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Economy

China firm bags deal for studies to extend rail to JKIA, city centre

Kenya Railways managing director Atanas Maina. file photo | nmg
Kenya Railways managing director Atanas Maina. file photo | nmg 

Kenya has given China another sweetheart deal after agreeing to have a Chinese company conduct feasibility studies to expand the SGR to Jomo Kenyatta International Airport (JKIA) and the city centre via Syokimau.

Kenya Railways managing director Atanas Maina said China Road and Bridge Corporation (CRBC) was conducting studies which will set the stage for a fresh financing round of the rail airport link.

“The feasibility studies and preliminary designs will help on defining the various issues relevant in determining whether the project is worthwhile or not. CRBC is doing the studies,” said Mr Maina.

“The line will provide service for people leaving Syokimau train terminus into the city and people coming from the city going to JKIA or Syokimau train terminus,” he said.

CRBC becomes the latest in a growing list of Chinese firms to be involved in the SGR project, a move which is set to raise criticism over the transparency of the process.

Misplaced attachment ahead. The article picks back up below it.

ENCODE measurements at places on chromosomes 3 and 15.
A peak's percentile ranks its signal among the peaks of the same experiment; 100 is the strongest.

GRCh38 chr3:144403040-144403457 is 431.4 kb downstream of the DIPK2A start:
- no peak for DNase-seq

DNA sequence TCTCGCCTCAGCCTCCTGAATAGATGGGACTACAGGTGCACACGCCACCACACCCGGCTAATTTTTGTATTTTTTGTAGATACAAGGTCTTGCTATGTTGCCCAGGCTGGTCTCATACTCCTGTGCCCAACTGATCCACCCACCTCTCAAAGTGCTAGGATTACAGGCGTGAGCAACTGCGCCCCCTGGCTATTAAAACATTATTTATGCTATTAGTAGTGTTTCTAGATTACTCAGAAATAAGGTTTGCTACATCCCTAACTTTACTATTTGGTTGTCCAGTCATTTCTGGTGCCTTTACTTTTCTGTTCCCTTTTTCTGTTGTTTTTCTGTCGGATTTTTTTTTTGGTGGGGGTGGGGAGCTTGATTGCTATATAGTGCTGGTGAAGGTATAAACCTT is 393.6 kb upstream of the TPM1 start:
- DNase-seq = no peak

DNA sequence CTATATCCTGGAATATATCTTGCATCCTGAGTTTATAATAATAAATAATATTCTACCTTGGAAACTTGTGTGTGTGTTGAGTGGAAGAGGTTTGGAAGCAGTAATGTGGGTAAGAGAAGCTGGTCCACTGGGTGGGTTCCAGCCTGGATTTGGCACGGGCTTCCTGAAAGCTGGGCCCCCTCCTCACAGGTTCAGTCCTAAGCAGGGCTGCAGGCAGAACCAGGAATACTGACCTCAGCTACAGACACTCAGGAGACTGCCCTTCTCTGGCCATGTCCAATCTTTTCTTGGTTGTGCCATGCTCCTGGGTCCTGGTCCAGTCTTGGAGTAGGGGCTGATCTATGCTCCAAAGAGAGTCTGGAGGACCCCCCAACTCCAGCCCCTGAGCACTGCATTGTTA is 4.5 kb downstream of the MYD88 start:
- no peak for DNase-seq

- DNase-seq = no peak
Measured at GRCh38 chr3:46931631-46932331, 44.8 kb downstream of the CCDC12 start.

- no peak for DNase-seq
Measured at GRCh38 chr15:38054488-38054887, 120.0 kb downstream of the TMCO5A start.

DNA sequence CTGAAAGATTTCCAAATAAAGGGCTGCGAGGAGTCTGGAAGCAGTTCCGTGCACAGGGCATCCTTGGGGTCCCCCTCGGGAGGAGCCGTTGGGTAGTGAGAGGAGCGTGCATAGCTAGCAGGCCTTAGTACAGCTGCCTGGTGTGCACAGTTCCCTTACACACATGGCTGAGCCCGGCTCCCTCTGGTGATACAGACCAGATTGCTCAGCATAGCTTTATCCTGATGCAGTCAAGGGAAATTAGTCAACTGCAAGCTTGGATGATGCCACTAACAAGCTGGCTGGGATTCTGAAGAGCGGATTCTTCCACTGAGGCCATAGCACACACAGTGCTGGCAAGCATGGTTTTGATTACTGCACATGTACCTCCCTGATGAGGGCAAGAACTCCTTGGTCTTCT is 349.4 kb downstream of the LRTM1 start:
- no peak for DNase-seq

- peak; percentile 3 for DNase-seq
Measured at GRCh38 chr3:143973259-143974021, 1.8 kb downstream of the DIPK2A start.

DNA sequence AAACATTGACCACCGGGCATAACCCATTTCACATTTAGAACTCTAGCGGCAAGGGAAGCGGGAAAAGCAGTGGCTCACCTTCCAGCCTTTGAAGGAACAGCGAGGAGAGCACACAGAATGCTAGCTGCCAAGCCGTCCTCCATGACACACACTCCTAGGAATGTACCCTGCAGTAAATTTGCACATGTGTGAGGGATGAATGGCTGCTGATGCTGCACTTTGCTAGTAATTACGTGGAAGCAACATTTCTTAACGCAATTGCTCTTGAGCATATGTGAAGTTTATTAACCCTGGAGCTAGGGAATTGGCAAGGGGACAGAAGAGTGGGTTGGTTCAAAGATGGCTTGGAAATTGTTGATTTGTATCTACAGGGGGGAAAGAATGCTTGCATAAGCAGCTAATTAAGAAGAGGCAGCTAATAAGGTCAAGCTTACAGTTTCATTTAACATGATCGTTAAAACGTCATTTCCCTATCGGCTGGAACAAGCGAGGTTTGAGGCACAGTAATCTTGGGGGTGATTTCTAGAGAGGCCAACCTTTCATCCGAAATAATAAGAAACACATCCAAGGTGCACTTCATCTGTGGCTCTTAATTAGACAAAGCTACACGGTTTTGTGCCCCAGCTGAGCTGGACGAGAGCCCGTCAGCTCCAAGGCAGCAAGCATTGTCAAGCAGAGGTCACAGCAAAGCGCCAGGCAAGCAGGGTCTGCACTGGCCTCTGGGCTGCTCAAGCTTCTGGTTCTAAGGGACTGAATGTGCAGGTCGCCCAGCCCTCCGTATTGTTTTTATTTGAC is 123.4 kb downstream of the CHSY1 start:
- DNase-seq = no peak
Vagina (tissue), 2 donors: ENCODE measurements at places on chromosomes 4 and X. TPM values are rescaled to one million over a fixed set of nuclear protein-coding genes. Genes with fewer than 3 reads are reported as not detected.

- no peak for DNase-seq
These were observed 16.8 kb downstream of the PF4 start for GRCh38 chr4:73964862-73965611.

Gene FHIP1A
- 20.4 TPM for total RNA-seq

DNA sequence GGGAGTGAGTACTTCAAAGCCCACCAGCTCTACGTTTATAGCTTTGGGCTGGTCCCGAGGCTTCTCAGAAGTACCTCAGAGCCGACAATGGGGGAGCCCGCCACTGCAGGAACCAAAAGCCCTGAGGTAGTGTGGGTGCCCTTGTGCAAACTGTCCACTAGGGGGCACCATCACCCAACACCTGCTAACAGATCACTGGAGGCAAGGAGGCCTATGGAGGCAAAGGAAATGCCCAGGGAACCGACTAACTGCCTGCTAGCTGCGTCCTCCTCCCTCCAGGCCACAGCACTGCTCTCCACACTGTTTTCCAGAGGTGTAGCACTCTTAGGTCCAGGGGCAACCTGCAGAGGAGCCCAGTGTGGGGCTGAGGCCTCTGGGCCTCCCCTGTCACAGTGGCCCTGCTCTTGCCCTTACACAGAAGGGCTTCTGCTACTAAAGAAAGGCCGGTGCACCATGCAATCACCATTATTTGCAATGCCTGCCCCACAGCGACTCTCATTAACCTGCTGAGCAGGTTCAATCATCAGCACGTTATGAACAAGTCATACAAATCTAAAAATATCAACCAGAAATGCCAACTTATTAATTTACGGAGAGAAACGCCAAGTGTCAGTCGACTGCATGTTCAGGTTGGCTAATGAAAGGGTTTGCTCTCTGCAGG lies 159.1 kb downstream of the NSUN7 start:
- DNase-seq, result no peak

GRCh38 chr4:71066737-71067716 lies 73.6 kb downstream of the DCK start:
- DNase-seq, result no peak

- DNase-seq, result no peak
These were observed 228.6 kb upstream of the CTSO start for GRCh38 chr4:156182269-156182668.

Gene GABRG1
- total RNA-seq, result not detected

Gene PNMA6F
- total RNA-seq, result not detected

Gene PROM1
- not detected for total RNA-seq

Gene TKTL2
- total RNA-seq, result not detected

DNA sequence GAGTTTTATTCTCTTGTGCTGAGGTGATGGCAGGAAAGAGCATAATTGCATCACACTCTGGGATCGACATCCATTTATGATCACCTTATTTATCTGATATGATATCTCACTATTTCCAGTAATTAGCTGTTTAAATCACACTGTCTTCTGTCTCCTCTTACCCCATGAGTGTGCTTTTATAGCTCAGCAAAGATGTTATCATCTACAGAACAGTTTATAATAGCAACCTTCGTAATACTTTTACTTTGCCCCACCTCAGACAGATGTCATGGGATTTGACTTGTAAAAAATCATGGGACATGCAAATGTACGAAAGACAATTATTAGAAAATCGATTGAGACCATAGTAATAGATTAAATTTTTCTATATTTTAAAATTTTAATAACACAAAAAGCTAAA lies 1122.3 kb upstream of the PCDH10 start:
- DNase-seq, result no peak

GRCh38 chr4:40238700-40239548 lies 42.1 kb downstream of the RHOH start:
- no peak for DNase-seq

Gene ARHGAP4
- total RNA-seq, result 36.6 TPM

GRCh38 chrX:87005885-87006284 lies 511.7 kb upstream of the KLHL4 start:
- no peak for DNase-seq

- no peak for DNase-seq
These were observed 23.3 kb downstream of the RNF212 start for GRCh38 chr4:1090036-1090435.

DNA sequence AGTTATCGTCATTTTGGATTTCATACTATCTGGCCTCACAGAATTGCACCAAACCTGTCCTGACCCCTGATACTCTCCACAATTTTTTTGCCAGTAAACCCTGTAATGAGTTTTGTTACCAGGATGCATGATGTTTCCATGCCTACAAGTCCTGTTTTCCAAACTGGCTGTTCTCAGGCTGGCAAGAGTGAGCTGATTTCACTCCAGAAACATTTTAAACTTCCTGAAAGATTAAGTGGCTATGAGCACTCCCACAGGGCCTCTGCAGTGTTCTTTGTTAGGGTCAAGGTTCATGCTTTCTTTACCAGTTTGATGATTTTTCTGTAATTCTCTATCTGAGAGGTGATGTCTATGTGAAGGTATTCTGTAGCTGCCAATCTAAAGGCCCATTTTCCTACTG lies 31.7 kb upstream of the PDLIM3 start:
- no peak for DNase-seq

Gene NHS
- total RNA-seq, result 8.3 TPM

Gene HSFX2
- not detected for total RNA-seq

Kenyan officials acknowledge that there was no public bidding for the Mombasa to Nairobi SGR line, which they said was a condition of Chinese lenders to help fund construction.

The line cost Sh447.5 billion including financing costs.

China’s biggest freight wagon manufacturer, CRRC Qiqihar, has also been contracted to service locomotives and wagons while another Chinese firm — China Communications Construction Company (CCCC) — will operate the new rail for five years.

The plan to develop the city, JKIA link was mooted in 2011 but was later shelved after the government failed to allocate funds.

“When we did a tender in 2013, the winning bid was about Sh25 billion,” said Mr Maina.

The initial design envisaged Syokimau as a large exchange station where passengers would take another train to Nairobi’s city centre or the airport.

The plan is considered important to cut on the amount of time spent in traffic.

The original 2012 plan had indicated that the JKIA train would run to the CBD, covering the 22km journey in 25 minutes.

This would save on time on the journey that can last up to two hours during rush hour.

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